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A state is thermodynamically stable when its Gibbs free energy is at a minimum. $$G=U-TS+PV$$ Holding all variables but $P$ and $V$ fixed, it means that: $$dG=dP V+PdV=0 \implies {dP\over dV}=-{P\over V}$$ Since neither of $P$ nor $V$ could be negative ${dP\over dV}$ must be negative.


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From a purely thermodynamical point of view, why does that entropy have to be a maximum at equilibrium? Say there is equilibrium, i.e. no net heat flow, why can the entropy not be sitting at a non-maximal value? The statement that entropy has maximum possible value in equilibrium means this: given imposed constraints (volume, total energy, molar ...


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Look at a free body diagram. With red and the contact normal forces, with pink the friction forces, and with gray the gravity forces. If in the end any of the friction forces come up to being negative, then flip the orientation.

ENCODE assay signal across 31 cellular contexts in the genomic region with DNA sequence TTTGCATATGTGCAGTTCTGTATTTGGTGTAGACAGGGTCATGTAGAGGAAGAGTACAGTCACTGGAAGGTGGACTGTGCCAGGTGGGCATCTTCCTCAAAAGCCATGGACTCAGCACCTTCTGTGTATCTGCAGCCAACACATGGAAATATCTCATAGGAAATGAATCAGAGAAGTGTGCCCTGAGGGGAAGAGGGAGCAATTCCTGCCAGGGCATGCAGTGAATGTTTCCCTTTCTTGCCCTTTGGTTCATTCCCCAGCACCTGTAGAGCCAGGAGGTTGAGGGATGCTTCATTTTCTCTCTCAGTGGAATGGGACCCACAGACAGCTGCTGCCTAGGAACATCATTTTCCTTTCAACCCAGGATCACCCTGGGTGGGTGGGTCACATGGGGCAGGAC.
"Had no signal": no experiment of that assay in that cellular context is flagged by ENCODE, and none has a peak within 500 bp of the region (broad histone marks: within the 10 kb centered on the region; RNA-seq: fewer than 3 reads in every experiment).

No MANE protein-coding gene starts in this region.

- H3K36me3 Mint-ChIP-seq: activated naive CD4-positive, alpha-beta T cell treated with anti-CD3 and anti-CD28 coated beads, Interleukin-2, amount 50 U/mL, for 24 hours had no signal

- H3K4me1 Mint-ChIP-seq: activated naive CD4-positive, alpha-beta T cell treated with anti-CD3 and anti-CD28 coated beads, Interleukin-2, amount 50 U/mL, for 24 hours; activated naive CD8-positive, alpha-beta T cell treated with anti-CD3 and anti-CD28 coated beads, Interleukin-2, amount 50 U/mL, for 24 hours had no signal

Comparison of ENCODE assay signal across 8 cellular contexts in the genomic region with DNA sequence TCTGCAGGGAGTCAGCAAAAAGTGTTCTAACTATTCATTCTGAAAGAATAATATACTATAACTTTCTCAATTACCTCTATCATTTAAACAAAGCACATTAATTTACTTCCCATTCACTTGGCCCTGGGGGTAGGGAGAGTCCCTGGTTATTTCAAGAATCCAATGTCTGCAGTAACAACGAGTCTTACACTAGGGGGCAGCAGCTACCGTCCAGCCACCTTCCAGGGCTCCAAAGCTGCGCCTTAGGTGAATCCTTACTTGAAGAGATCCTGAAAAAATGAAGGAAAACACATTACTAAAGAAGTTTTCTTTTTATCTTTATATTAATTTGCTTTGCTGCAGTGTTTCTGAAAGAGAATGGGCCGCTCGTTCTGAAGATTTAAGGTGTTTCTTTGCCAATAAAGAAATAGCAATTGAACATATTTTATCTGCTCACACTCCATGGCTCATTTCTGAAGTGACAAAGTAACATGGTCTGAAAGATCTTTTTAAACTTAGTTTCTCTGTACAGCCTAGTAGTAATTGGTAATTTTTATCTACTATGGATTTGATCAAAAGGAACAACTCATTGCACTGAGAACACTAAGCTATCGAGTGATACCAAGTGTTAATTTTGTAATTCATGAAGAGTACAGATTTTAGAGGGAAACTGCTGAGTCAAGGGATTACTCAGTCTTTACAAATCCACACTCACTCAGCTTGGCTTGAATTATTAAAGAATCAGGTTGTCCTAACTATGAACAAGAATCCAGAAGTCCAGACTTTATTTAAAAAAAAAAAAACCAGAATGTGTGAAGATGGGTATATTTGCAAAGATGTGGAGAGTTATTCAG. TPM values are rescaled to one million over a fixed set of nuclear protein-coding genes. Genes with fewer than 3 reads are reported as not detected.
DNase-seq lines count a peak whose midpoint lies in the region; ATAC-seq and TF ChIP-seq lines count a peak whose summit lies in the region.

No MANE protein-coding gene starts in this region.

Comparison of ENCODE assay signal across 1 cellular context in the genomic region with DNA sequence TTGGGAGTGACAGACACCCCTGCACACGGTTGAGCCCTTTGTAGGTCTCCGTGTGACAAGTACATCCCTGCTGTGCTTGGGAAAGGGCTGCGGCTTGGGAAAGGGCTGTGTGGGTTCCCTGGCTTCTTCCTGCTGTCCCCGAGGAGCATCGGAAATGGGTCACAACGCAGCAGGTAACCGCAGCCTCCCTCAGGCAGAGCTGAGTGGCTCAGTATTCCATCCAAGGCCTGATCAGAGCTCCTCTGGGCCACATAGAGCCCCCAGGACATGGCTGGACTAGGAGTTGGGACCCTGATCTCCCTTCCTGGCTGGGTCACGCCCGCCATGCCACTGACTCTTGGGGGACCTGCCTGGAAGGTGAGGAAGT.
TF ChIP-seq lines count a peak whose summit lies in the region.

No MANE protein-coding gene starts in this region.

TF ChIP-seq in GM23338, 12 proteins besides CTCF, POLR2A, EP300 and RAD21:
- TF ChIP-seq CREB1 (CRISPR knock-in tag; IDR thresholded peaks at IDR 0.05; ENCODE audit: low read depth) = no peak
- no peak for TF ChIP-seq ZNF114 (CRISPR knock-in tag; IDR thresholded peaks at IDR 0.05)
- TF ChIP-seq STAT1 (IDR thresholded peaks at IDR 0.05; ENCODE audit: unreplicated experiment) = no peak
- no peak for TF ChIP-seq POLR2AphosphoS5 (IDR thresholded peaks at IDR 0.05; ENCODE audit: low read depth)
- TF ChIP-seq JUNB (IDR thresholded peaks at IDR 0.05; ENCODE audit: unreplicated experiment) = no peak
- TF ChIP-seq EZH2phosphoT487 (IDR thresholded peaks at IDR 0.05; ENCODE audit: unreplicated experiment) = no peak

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The definitions are equal: Sum of external forces zero, sum of external torques is zero. This comes from classical mechanics. For a perfect ideal fluid, the external force density is the pressure gradient: $\mathbf f = -\nabla p$, and therefore, uniform pressure in a fluid means no external force on it, and then it is in mechanical equilibrium. So, its more ...


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Okay, the system is in equilibrium so all the forces must be balanced. First consider the weights We have $W$ downwards from the centre of each of the 3 balls (assuming their centres of mass are at their geometric centres). We also have $N_A = N_B = \frac{3}{2}W$ upwards from the points of contact between the plane and balls $A$ and $B$ respectively. ...



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